Well judging by the length of this post, you guys have sufficiently had time to think about the answer to the title of this blog post. This joke is courtesy of Mr. Chris Hoffmeister, one of my supervisors at the Rescue Mission.  What does DC stand for?

Da Capital 🙂

Enjoy the summer weather!

Dulcinea

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Today I learned…

how cute 3-year old boys named Elijah Emanuel that come into the Rescue Mission Thrifty Shopper store to help me pick up empty hangers off the racks are.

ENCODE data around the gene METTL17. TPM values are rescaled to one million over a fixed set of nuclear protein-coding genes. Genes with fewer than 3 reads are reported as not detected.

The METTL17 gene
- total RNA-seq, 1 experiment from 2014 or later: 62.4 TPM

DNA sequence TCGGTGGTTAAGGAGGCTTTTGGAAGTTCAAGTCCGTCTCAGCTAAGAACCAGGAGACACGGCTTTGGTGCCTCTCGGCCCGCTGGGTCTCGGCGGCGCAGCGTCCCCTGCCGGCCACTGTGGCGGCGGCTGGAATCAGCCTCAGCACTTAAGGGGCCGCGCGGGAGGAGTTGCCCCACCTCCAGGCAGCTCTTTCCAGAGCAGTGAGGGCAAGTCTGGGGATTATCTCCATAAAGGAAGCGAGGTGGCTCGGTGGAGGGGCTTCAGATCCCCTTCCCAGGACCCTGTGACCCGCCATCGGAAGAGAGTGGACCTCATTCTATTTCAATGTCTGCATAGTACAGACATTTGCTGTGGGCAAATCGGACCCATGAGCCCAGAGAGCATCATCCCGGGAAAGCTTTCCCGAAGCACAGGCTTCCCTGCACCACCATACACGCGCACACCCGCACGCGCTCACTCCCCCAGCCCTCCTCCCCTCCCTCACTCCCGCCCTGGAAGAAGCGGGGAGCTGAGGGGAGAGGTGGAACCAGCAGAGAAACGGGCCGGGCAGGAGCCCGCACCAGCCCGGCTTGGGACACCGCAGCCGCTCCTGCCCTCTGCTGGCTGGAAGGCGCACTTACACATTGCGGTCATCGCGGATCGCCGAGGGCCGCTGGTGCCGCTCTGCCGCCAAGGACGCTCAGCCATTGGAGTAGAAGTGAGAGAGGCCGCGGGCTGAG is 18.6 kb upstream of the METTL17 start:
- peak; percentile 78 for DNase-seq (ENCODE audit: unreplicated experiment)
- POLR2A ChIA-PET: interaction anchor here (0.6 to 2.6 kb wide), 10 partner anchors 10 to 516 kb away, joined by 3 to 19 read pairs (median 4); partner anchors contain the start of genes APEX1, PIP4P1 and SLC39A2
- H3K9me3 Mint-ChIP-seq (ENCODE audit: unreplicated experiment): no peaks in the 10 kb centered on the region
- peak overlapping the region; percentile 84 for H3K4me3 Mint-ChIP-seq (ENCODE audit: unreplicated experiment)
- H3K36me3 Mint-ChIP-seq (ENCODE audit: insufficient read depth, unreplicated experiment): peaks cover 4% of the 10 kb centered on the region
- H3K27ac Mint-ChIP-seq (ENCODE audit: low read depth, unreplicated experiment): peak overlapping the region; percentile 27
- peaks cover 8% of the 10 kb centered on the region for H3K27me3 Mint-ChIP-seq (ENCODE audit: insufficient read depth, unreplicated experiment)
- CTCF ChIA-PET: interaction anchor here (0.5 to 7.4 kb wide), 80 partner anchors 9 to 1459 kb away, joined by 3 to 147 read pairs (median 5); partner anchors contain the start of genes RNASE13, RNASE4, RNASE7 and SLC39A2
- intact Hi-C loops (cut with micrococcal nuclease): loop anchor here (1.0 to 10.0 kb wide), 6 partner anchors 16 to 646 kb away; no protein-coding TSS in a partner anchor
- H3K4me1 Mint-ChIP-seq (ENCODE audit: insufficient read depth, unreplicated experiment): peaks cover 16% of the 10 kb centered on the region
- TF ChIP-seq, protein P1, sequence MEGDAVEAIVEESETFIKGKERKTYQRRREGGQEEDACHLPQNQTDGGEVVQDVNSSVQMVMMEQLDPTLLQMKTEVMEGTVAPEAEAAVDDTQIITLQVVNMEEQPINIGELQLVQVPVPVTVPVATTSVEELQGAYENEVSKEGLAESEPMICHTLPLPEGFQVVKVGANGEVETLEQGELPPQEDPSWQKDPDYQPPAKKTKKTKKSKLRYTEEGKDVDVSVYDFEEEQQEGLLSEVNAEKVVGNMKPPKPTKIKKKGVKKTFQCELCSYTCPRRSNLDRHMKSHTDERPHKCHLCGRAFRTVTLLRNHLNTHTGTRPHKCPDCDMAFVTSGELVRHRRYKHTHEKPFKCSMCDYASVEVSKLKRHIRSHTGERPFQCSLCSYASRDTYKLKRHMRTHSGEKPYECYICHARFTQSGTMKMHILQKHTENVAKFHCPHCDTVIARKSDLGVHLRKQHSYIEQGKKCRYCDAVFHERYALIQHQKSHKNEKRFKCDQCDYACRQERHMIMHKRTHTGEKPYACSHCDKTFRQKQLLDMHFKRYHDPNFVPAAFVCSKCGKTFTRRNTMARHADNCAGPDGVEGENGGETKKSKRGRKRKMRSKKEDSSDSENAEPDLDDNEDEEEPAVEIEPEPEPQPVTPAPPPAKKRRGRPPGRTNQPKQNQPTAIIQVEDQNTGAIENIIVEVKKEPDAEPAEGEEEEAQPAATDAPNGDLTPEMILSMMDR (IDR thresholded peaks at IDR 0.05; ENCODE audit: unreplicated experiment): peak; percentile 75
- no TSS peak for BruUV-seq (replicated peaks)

He really brightened my day! Maybe one day I’ll be a carefree and cool as him.  Don’t you just wish you were a kid sometimes?

Something new on Monday

April 20, 2010

As I read Follow Me to Freedom, a conversation between civil rights leader John Perkins (seriously an awesome, humble man doing some pretty awesome and inspirational things) and activist Shane Claiborne that was turned into a book, I learned something I didn’t know about the word “compassion” as used in the bible.

The word compassion comes from the Greek word splagchnizomai and it means to “be moved in the bowel”, literally to be nauseated and sick to our stomach because of the pain and injustice incurred by others.